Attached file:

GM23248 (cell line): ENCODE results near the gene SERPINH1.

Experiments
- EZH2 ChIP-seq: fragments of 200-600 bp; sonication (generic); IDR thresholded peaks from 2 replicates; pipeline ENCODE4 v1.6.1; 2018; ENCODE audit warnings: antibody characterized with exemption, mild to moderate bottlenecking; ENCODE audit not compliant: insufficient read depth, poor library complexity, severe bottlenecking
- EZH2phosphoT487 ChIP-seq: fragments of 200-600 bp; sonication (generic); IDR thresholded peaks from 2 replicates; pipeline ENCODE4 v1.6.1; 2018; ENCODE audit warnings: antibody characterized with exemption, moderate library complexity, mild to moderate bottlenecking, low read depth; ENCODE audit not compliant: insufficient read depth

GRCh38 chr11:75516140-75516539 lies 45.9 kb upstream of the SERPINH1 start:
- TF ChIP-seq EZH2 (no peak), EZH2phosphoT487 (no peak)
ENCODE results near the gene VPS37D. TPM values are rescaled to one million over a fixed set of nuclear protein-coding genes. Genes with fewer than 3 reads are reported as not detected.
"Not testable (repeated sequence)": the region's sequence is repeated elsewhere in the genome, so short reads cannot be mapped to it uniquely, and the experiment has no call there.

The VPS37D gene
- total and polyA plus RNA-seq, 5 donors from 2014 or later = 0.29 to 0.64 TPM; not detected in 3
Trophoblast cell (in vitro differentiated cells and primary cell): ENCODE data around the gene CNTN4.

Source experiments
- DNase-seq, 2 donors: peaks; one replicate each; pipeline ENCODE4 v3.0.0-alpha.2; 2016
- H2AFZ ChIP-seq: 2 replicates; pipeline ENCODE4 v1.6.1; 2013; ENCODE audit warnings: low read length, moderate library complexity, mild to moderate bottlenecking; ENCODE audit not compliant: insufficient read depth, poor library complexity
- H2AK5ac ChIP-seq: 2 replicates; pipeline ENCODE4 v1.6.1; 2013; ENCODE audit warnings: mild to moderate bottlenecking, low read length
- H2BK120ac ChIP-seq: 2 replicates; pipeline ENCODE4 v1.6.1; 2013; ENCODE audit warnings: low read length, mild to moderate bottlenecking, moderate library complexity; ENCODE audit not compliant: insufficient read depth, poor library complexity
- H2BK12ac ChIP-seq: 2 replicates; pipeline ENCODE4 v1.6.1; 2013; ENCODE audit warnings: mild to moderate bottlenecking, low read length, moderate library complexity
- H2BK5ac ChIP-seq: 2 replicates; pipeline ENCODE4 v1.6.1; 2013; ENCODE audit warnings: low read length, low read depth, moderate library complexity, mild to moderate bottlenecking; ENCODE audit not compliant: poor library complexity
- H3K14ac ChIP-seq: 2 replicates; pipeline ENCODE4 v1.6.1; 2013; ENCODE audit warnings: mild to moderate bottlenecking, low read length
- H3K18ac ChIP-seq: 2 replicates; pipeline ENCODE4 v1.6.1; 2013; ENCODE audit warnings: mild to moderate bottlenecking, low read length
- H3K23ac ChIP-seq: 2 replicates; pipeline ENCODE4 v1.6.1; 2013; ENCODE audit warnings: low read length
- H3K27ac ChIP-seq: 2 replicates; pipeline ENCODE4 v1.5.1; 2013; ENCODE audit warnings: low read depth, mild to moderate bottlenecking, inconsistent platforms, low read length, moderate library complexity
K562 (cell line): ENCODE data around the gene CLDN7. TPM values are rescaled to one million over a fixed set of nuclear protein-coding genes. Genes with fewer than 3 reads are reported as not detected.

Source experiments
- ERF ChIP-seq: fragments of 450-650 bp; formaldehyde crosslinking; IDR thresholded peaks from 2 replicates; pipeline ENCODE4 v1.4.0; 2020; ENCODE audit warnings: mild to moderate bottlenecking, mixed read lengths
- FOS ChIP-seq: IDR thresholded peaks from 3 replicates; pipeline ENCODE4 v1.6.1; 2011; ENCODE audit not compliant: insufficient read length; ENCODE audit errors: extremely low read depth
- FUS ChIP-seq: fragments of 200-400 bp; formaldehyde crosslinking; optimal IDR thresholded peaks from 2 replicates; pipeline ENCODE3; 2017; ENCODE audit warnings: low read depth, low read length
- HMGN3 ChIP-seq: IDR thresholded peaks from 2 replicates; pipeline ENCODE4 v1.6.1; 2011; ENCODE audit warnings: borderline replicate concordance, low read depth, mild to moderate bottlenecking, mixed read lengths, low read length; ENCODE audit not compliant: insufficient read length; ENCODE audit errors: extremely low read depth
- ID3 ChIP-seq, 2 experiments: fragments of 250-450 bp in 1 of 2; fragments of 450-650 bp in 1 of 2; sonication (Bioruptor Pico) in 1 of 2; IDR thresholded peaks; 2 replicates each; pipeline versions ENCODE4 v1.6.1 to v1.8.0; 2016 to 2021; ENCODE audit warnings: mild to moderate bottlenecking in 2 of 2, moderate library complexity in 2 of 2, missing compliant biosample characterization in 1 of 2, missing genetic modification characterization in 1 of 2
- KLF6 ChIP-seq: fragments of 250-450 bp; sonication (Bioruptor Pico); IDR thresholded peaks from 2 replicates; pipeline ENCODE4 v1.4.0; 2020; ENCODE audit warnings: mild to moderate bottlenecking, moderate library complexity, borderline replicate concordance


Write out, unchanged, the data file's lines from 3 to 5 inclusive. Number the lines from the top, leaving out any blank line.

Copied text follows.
- EZH2 ChIP-seq: fragments of 200-600 bp; sonication (generic); IDR thresholded peaks from 2 replicates; pipeline ENCODE4 v1.6.1; 2018; ENCODE audit warnings: antibody characterized with exemption, mild to moderate bottlenecking; ENCODE audit not compliant: insufficient read depth, poor library complexity, severe bottlenecking
- EZH2phosphoT487 ChIP-seq: fragments of 200-600 bp; sonication (generic); IDR thresholded peaks from 2 replicates; pipeline ENCODE4 v1.6.1; 2018; ENCODE audit warnings: antibody characterized with exemption, moderate library complexity, mild to moderate bottlenecking, low read depth; ENCODE audit not compliant: insufficient read depth

GRCh38 chr11:75516140-75516539 lies 45.9 kb upstream of the SERPINH1 start: